CoffeeScript and Alternative Navigation

Oct 4, 2010
Episode 39
This week, Jim shows you how to clean up your JavaScript with CoffeeScript, and Nick revisits navigation design patterns. Also, we're in London.
Spotlight

Thanks to those who make Doctype possible!

CoffeeScript

CoffeeScript is a language that compiles into JavaScript. It allows you to leverage the same features of JavaScript, while adding syntactic sugar that makes developing in JavaScript faster and easier.

Find out more about CoffeeScript and check out the code samples here

Alternative Navigation

Breadcrumb navigation is a list of links going from left to right, usually separated by arrows pointing to the right. Going from left to right, each link takes you one level deeper into the site. Breadcrumb navigation is very useful when your site is very deep. If there are a lot of pages and your site features a complex architecture of information, you can give your site visitors a much better picture into the structure of your site, if you provide them with a visual map of where they are. Breadcrumbs are also very useful when the site navigation isn’t readily visible. For example, at http://www.apple.com/imac/specs.html the breadcrumb trail is at the bottom of the page, where the top level navigation isn’t visible.

Read more about breadcrumb navigation here: http://developer.yahoo.com/ypatterns/navigation/breadcrumbs.html

Progress Bars

Progress bars are actually very similar to breadcrumb navigation. A progress bar consists of a list of horizontal links going from left to right, with arrows pointing to the right. The difference is, rather than indicating how deep a user is into your site, progress bars indicate how far along a user is in a particular process, like signing up for a new web service of checking out of an e-commerce store.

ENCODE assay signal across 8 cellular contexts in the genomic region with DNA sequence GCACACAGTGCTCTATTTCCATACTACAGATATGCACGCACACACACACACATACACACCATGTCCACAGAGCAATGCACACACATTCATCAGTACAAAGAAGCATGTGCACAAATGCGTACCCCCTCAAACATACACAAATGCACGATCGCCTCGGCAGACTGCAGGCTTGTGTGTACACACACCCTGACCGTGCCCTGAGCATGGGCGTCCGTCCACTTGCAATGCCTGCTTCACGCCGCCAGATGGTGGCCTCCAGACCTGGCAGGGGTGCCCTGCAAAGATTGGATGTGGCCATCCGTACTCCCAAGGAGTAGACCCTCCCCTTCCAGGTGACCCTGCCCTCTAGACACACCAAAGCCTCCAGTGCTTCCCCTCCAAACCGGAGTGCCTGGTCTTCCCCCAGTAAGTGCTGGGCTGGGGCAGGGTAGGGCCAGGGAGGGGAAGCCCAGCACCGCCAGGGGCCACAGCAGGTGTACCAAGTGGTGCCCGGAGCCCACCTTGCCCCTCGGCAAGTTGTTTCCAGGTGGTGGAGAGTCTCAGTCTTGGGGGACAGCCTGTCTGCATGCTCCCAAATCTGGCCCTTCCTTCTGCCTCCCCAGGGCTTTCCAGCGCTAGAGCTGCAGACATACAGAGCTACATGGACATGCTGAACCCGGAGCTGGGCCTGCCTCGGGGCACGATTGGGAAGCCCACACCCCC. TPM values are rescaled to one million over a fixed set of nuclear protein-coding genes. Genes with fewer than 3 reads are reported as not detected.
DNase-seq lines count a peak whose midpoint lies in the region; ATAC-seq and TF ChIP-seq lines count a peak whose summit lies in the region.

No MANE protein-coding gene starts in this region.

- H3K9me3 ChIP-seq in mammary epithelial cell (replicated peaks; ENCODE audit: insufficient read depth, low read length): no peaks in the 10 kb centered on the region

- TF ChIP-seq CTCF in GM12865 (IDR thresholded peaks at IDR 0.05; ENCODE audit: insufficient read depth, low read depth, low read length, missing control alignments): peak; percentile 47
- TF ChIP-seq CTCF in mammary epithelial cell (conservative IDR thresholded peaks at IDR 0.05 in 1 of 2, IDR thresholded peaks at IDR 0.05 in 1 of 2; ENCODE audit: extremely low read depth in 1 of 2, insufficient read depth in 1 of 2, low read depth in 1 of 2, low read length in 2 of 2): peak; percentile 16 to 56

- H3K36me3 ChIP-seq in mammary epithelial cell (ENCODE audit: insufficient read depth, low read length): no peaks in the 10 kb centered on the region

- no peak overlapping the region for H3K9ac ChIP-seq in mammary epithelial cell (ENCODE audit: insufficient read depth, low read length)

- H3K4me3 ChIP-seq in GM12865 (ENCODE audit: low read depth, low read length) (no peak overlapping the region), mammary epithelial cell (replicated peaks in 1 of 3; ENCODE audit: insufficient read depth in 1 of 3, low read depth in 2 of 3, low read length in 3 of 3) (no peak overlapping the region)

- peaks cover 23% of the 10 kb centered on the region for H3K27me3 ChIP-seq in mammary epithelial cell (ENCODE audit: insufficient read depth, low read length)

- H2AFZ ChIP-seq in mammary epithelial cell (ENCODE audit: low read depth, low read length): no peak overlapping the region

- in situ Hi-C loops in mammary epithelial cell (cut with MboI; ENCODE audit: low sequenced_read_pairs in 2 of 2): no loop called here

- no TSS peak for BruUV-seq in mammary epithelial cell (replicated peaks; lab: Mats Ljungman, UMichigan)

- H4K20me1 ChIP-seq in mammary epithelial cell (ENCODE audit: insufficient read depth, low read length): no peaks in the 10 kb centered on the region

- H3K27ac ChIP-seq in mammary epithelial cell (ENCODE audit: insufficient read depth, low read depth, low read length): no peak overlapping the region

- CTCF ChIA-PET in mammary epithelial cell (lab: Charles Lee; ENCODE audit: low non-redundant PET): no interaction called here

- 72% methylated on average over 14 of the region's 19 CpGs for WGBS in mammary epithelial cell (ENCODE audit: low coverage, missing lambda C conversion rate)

Read more about progress bars here: http://developer.yahoo.com/ypatterns/navigation/bar/progress.html

Tag Clouds

Tag clouds are a very interesting form of what I would consider to be experimental navigation. Over the past couple years, tag clouds have really caught on, and are especially popular on blogs and websites that are very heavy on content. They’re even pretty fun to program and write the CSS styling for.

In some cases, tag clouds are actually pretty nice because the improve discoverability. When there are just a few links, and the font sizes aren’t too distant from one another, as in this example, it’s easy to get a sense of what this blog is about, and what some of the popular topics are. However, I’m going to recommend against the use of tag clouds. They’re useful in some situations when the number of tags and the styling is very well controlled. They become problematic when the styling is poor (which it usually is), because they just end up adding clutter to the page.

Read more about tag clouds here: http://developer.yahoo.com/ypatterns/social/objects/collecting/tag/cloud.html